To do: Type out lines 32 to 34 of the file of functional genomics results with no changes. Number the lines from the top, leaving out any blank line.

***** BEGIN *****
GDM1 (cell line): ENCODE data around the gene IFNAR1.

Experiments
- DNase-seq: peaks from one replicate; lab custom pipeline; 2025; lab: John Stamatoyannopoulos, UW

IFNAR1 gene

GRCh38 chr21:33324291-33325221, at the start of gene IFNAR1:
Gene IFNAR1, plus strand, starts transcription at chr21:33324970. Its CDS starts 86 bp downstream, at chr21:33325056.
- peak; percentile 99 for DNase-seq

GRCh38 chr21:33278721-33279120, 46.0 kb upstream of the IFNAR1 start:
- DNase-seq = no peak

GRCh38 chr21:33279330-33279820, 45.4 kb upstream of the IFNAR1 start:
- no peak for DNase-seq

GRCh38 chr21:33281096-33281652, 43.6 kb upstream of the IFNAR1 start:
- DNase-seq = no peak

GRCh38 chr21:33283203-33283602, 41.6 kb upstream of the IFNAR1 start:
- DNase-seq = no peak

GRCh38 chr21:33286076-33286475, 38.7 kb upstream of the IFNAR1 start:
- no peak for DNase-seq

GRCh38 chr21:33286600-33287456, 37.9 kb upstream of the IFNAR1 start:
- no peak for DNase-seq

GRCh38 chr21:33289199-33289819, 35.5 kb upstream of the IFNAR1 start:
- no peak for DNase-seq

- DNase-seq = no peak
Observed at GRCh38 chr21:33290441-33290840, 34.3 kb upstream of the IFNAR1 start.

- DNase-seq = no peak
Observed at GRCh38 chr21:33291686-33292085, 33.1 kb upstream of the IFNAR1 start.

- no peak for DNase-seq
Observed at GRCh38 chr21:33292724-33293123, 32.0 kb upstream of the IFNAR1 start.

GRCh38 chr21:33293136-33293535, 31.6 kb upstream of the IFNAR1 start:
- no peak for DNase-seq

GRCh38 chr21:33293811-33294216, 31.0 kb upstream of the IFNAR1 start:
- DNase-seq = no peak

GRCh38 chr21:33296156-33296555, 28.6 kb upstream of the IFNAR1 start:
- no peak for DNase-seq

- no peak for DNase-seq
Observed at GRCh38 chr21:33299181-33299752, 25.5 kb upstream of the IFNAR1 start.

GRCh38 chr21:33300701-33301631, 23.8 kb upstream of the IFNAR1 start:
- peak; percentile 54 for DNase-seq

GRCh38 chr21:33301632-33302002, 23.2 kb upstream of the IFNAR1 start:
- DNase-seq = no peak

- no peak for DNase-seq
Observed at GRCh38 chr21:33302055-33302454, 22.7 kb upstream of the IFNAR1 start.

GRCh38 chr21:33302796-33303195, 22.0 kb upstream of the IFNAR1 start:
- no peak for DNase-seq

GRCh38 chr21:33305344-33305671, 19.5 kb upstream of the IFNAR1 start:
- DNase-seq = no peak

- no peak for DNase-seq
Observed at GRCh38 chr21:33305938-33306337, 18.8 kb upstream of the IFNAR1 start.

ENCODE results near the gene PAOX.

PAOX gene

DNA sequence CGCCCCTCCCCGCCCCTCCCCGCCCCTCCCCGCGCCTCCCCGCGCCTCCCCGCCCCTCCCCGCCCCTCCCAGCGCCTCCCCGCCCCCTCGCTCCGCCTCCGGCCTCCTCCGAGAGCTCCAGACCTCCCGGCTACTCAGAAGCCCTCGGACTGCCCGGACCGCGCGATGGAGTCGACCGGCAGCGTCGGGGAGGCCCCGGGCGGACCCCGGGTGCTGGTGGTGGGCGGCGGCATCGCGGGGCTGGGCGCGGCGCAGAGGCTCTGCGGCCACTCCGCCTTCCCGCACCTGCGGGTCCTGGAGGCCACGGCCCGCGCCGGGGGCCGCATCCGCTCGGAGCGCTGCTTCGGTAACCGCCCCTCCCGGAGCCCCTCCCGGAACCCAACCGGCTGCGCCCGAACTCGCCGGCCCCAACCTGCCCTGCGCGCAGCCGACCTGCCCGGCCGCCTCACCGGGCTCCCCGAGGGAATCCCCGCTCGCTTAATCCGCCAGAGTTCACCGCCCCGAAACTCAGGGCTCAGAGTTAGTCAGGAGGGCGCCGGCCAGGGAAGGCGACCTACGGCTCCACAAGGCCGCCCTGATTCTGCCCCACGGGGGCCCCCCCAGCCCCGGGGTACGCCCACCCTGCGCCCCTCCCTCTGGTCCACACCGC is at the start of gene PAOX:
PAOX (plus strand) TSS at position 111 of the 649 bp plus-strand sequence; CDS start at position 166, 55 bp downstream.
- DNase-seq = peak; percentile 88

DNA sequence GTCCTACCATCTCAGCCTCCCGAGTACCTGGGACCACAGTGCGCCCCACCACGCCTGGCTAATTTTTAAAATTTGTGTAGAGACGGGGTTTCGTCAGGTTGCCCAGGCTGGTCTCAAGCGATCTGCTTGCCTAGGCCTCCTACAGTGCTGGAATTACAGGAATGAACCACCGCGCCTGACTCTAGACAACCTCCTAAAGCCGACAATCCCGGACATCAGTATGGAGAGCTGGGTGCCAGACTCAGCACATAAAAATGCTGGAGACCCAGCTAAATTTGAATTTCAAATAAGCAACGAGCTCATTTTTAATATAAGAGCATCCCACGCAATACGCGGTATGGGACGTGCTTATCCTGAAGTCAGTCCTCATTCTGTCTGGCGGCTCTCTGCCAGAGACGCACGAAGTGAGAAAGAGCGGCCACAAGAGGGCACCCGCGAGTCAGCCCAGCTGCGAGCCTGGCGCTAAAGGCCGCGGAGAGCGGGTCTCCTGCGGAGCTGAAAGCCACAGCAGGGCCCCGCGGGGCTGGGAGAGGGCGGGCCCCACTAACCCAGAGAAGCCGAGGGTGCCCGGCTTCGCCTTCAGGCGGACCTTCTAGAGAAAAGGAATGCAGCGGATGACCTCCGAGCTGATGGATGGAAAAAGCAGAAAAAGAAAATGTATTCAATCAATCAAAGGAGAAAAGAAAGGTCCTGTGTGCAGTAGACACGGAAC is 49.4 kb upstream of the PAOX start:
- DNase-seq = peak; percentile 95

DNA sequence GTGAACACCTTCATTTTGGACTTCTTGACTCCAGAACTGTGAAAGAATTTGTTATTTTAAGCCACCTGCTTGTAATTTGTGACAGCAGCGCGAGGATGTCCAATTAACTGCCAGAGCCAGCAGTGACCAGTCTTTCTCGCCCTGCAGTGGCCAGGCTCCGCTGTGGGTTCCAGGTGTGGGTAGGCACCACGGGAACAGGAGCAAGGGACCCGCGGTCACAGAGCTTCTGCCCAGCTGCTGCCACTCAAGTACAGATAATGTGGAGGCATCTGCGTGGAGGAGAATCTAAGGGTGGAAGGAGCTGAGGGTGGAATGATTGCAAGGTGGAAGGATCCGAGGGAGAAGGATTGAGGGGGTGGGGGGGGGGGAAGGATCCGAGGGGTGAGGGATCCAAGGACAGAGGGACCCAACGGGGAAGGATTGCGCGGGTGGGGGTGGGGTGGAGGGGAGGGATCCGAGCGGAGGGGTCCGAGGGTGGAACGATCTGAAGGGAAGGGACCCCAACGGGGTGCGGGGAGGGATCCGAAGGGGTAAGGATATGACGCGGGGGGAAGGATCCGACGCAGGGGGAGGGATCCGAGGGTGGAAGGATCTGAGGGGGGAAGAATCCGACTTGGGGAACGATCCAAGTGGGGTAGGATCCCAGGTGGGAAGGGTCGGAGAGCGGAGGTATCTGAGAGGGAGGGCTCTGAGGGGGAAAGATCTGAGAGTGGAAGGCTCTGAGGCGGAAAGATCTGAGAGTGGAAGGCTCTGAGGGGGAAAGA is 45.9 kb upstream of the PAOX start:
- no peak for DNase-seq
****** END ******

GRCh38 chr21:33296156-33296555, 28.6 kb upstream of the IFNAR1 start:
- no peak for DNase-seq

- no peak for DNase-seq